With the exception of the detail that Mr. George Grossmith is to play the Lord Chancellor in Messrs. Gilbert and Sullivan's new comic opera in preparation at the Savoy, the particulars published in several papers respecting the piece are misleading. The title is Perola, Mr. Gilbert believing in the magic of the initial 'P.' The first act is laid in St. James's park and the second in Palace Yard, the sentry outside the Houses of Parliament being a prominent figure in that scene. The name of the hero is Strephon, a being half-fairy and half-mortal. His fairy qualities, inherited from his mother Perola, unfortunately terminate at the waist. This idea has already been worked out by Mr. Gilbert in a story, with a most laughable result. Strephon can render himself invisible only to a limited extent; he can pass his body through a keyhole, but his legs stick on the other side. Despite his deficiencies, however, he is elected member of Parliament, and commences to reform the Constitution, one of his first measures being for the creation of 'peers of the realm' by competitive examination. The second act deals with many of the political questions of the day in a highly original manner. The honours of the chorus are divided between fairies and peers, who, of course, fall in love with each other and are ultimately united. Mr. Sullivan's music is said to be more charming than anything he has yet written.
 
 

WHAT THE WORLD SAYS. The World1882 October 11 17(432): 15s, col. 1, pgph. 1-2 [news item by "ATLAS"]

    I am now able to supplement the particulars I gave last week of Messrs. Gilbert and Sullivan's new opera Perola, by stating that it is only intended to give one representation of the piece in England until Patience ceases to draw money in London. This must be done, in consequence of the unsatisfactory state of international copyright law, on the same day as the first performance in America, where the opera is to be 'put on' about six weeks hence. It will be remembered that The Pirates was produced in this way at Paignton; and some people have named that pretty little town on the Devonshire coast as the place for the first production of Perola. As all the performers now rehearsing are engaged at the Savoy Theatre, this would be impossible. A matinée will be given at an outside London theatre, probably Greenwich. On that occasion the cast of the principal characters will be as follows:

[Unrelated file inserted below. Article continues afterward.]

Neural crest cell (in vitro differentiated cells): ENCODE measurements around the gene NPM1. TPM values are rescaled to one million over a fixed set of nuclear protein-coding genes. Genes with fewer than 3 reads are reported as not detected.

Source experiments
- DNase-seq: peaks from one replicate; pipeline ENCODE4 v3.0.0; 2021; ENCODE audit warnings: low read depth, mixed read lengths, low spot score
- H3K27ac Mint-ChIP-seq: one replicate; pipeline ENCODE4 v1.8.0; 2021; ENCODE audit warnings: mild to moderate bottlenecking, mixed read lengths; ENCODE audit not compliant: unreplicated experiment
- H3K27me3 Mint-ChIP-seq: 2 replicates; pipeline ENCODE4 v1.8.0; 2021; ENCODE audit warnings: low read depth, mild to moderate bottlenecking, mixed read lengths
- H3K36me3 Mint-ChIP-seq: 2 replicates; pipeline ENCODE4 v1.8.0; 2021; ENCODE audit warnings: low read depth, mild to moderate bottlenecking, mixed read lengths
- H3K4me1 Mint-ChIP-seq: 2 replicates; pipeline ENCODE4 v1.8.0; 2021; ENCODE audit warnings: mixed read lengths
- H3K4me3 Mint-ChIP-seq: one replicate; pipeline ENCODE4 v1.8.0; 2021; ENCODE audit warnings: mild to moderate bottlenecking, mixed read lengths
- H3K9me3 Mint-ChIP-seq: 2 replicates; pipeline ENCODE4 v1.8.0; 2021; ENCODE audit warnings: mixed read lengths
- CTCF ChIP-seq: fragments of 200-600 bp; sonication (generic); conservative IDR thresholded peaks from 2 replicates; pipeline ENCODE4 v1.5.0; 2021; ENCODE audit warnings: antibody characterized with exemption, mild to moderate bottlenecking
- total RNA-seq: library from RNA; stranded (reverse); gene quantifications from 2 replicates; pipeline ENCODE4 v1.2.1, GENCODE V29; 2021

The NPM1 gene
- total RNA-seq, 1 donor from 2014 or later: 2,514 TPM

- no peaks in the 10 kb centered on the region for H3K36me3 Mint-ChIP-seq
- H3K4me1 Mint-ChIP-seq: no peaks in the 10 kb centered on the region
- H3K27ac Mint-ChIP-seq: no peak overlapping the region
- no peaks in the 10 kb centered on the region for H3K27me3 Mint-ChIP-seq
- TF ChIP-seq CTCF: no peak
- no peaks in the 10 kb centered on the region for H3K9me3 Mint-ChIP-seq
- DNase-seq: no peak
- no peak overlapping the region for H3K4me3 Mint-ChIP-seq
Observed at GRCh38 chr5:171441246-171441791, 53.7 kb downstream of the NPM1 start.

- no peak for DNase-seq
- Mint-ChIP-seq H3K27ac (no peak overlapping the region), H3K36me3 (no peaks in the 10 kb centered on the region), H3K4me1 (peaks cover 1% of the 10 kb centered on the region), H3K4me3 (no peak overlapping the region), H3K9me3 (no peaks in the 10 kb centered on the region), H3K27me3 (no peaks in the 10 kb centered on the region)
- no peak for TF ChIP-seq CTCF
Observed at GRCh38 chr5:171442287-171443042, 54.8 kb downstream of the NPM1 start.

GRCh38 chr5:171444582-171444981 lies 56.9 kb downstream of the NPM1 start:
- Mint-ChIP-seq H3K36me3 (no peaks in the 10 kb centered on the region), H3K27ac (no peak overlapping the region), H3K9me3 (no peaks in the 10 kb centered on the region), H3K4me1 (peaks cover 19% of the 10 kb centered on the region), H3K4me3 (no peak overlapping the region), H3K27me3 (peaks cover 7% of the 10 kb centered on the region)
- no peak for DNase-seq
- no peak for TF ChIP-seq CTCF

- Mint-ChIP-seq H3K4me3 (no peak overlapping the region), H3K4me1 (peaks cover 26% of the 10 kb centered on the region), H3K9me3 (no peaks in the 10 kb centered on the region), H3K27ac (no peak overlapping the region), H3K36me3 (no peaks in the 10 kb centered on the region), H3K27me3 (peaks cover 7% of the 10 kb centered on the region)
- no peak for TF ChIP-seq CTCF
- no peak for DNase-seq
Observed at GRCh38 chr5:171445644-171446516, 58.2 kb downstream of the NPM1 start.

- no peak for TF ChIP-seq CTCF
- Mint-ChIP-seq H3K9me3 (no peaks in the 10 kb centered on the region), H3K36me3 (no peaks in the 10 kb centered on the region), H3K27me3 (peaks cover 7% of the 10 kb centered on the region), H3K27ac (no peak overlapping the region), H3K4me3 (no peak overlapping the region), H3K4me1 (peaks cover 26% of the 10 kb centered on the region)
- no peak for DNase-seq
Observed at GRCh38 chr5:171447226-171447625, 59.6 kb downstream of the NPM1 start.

Perola     .          .              . 
Phyllis (the ward in Chancery)  .         . 
Queen of the Fairies      .          .          . 
The Lord Chancellor     .      .           . 
Strephon (son of Lord Chancellor and Perola)
Lord Mount Ararat   .          .           .          .
Lord Tollolla    .          .          .          .         .
Miss JESSIE BOND.
Miss LEONORA BRAHAM.
Miss ALICE BARNETT.
Mr. GEORGE GROSSMITH.
Mr. RICHARD TEMPLE.
Mr. RUTLAND BARRINGTON.
Mr. DURWARD LELY.
The part of the Sentry, which has a capital song, with the refrain,
'Every little Briton which is born alive
Is a little Liberal or Conservative,'
has been offered to Mr. Walter Browne; but it is not yet settled whether he will play it. There is no part in the piece for Mr. Frank Thornton. It was intended that he should remain as under-study for Mr. Grossmith; but this position he has declined, and consequently he will sever for a time his connection with the Savoy Theatre. I understand, however, that this clever young actor, who has several times played Bunthorne in Mr. Grossmith's absence, is to have an important place in one of Mr. D'Oyly Carte's provincial or American companies.



    Mr. Grossmith's principal song in Perola is entitled 'The Highly-susceptible Chancellor.' It describes how the Lord Chancellor becomes worn out with his exertions to gain his own permission to marry his ward; and he has a dream, the details of whch are told in a string of humorous words, written by Mr. Gilbert specially to suit Mr. Grossmith's peculiar style. Another good song in the piece is 'Blue Blood,' intrusted to Mr. Lely. It commences 'Spurn not the highly-born,' and declares that 'hearts can beat as true in Belgrave-square as in the Seven Dials.' Its topsy-turvical fun is characteristic of the author.
 
 

ENGEL, Louis. MUSIC. The World 1882 November 15 17(437): 10-11

    P.S. It seems that I can never do, like certain ladies, without a postscript. This one serves to tell you that Perola, the new opera at the Savoy, is rechristened. Gilbert, having all possible confidence in the success of the initial P (vide Pinafore, Pirates of Penzance, Patience), was not satisfied with one P in Perola, so he calls it now Iolanthe, or the Peer and the Peri the Peer to be Mr. Grossmith, and the peerless Peri Miss J. B. I am sorry to state that the sword of Damocles is suspended over the charming quartet, 'What joy to be a noble pet, and walk about in a coronet;' it might be cut out.
 
 

transcribed by Helga J. Perry, 15 June 2001
Updated 29 June 2001